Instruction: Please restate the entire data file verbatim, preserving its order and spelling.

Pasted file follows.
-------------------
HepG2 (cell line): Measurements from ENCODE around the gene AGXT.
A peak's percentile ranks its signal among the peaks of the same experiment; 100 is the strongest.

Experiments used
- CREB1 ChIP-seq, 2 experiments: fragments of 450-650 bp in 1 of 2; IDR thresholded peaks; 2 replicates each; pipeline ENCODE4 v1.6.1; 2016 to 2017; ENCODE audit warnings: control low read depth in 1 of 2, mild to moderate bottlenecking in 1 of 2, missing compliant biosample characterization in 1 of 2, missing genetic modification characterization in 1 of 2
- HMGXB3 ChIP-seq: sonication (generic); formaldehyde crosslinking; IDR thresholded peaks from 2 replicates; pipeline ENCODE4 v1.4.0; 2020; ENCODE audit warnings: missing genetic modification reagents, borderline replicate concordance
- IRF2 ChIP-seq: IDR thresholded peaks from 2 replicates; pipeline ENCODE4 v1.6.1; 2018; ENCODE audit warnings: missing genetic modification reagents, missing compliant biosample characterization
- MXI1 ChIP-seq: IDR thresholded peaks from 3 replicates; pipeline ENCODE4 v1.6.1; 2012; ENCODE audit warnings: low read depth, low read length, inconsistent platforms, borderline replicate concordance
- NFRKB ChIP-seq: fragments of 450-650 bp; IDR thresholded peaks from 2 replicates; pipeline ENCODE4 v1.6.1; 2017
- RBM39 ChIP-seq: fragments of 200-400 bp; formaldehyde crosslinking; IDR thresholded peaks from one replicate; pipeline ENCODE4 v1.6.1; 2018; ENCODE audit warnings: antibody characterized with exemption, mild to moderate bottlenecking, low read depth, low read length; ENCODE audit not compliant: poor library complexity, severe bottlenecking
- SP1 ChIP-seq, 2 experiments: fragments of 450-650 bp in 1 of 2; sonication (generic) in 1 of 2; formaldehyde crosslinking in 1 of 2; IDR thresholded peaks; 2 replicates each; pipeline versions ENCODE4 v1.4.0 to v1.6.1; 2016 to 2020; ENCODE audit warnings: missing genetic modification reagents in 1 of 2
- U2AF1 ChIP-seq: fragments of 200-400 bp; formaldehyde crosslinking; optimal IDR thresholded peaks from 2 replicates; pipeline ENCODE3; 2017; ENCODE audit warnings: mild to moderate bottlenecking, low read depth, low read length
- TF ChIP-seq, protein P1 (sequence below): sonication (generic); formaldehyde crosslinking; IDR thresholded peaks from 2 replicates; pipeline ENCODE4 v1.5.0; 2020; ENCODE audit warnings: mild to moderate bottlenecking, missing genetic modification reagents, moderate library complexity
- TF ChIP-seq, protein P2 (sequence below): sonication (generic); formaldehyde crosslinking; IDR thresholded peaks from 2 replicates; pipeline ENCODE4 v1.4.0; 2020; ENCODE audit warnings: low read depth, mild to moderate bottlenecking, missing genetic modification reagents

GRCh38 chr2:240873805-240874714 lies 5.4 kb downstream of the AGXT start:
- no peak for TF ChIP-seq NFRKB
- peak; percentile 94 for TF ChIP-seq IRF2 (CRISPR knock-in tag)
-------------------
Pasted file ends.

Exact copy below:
HepG2 (cell line): Measurements from ENCODE around the gene AGXT.
A peak's percentile ranks its signal among the peaks of the same experiment; 100 is the strongest.

Experiments used
- CREB1 ChIP-seq, 2 experiments: fragments of 450-650 bp in 1 of 2; IDR thresholded peaks; 2 replicates each; pipeline ENCODE4 v1.6.1; 2016 to 2017; ENCODE audit warnings: control low read depth in 1 of 2, mild to moderate bottlenecking in 1 of 2, missing compliant biosample characterization in 1 of 2, missing genetic modification characterization in 1 of 2
- HMGXB3 ChIP-seq: sonication (generic); formaldehyde crosslinking; IDR thresholded peaks from 2 replicates; pipeline ENCODE4 v1.4.0; 2020; ENCODE audit warnings: missing genetic modification reagents, borderline replicate concordance
- IRF2 ChIP-seq: IDR thresholded peaks from 2 replicates; pipeline ENCODE4 v1.6.1; 2018; ENCODE audit warnings: missing genetic modification reagents, missing compliant biosample characterization
- MXI1 ChIP-seq: IDR thresholded peaks from 3 replicates; pipeline ENCODE4 v1.6.1; 2012; ENCODE audit warnings: low read depth, low read length, inconsistent platforms, borderline replicate concordance
- NFRKB ChIP-seq: fragments of 450-650 bp; IDR thresholded peaks from 2 replicates; pipeline ENCODE4 v1.6.1; 2017
- RBM39 ChIP-seq: fragments of 200-400 bp; formaldehyde crosslinking; IDR thresholded peaks from one replicate; pipeline ENCODE4 v1.6.1; 2018; ENCODE audit warnings: antibody characterized with exemption, mild to moderate bottlenecking, low read depth, low read length; ENCODE audit not compliant: poor library complexity, severe bottlenecking
- SP1 ChIP-seq, 2 experiments: fragments of 450-650 bp in 1 of 2; sonication (generic) in 1 of 2; formaldehyde crosslinking in 1 of 2; IDR thresholded peaks; 2 replicates each; pipeline versions ENCODE4 v1.4.0 to v1.6.1; 2016 to 2020; ENCODE audit warnings: missing genetic modification reagents in 1 of 2
- U2AF1 ChIP-seq: fragments of 200-400 bp; formaldehyde crosslinking; optimal IDR thresholded peaks from 2 replicates; pipeline ENCODE3; 2017; ENCODE audit warnings: mild to moderate bottlenecking, low read depth, low read length
- TF ChIP-seq, protein P1 (sequence below): sonication (generic); formaldehyde crosslinking; IDR thresholded peaks from 2 replicates; pipeline ENCODE4 v1.5.0; 2020; ENCODE audit warnings: mild to moderate bottlenecking, missing genetic modification reagents, moderate library complexity
- TF ChIP-seq, protein P2 (sequence below): sonication (generic); formaldehyde crosslinking; IDR thresholded peaks from 2 replicates; pipeline ENCODE4 v1.4.0; 2020; ENCODE audit warnings: low read depth, mild to moderate bottlenecking, missing genetic modification reagents

GRCh38 chr2:240873805-240874714 lies 5.4 kb downstream of the AGXT start:
- no peak for TF ChIP-seq NFRKB
- peak; percentile 94 for TF ChIP-seq IRF2 (CRISPR knock-in tag)